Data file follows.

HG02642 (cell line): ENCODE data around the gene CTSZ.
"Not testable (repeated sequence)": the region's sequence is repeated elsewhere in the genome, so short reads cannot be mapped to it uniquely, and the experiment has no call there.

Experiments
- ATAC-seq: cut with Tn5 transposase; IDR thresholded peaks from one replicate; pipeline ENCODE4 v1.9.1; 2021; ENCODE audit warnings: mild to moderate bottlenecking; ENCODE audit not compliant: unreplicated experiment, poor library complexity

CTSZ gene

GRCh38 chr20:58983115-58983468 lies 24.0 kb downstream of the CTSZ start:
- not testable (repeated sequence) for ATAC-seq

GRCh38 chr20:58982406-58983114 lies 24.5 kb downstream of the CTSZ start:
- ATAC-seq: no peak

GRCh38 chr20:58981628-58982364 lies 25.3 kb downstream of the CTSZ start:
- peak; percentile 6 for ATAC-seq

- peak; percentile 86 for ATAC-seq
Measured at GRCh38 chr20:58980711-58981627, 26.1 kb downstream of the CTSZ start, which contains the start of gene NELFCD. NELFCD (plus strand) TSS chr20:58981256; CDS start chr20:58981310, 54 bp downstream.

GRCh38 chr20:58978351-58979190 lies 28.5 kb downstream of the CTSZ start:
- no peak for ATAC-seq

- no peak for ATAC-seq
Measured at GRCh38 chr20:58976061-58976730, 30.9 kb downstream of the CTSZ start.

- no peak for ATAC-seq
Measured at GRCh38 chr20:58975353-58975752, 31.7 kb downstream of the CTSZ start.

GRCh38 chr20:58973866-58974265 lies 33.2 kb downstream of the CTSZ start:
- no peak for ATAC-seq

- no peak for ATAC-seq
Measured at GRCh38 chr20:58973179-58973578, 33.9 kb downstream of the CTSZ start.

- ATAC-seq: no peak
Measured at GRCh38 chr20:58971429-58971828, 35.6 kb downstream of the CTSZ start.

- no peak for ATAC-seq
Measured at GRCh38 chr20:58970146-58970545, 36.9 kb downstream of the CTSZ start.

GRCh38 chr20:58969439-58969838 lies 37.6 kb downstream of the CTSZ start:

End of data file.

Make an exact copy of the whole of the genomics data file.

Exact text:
HG02642 (cell line): ENCODE data around the gene CTSZ.
"Not testable (repeated sequence)": the region's sequence is repeated elsewhere in the genome, so short reads cannot be mapped to it uniquely, and the experiment has no call there.

Experiments
- ATAC-seq: cut with Tn5 transposase; IDR thresholded peaks from one replicate; pipeline ENCODE4 v1.9.1; 2021; ENCODE audit warnings: mild to moderate bottlenecking; ENCODE audit not compliant: unreplicated experiment, poor library complexity

CTSZ gene

GRCh38 chr20:58983115-58983468 lies 24.0 kb downstream of the CTSZ start:
- not testable (repeated sequence) for ATAC-seq

GRCh38 chr20:58982406-58983114 lies 24.5 kb downstream of the CTSZ start:
- ATAC-seq: no peak

GRCh38 chr20:58981628-58982364 lies 25.3 kb downstream of the CTSZ start:
- peak; percentile 6 for ATAC-seq

- peak; percentile 86 for ATAC-seq
Measured at GRCh38 chr20:58980711-58981627, 26.1 kb downstream of the CTSZ start, which contains the start of gene NELFCD. NELFCD (plus strand) TSS chr20:58981256; CDS start chr20:58981310, 54 bp downstream.

GRCh38 chr20:58978351-58979190 lies 28.5 kb downstream of the CTSZ start:
- no peak for ATAC-seq

- no peak for ATAC-seq
Measured at GRCh38 chr20:58976061-58976730, 30.9 kb downstream of the CTSZ start.

- no peak for ATAC-seq
Measured at GRCh38 chr20:58975353-58975752, 31.7 kb downstream of the CTSZ start.

GRCh38 chr20:58973866-58974265 lies 33.2 kb downstream of the CTSZ start:
- no peak for ATAC-seq

- no peak for ATAC-seq
Measured at GRCh38 chr20:58973179-58973578, 33.9 kb downstream of the CTSZ start.

- ATAC-seq: no peak
Measured at GRCh38 chr20:58971429-58971828, 35.6 kb downstream of the CTSZ start.

- no peak for ATAC-seq
Measured at GRCh38 chr20:58970146-58970545, 36.9 kb downstream of the CTSZ start.

GRCh38 chr20:58969439-58969838 lies 37.6 kb downstream of the CTSZ start: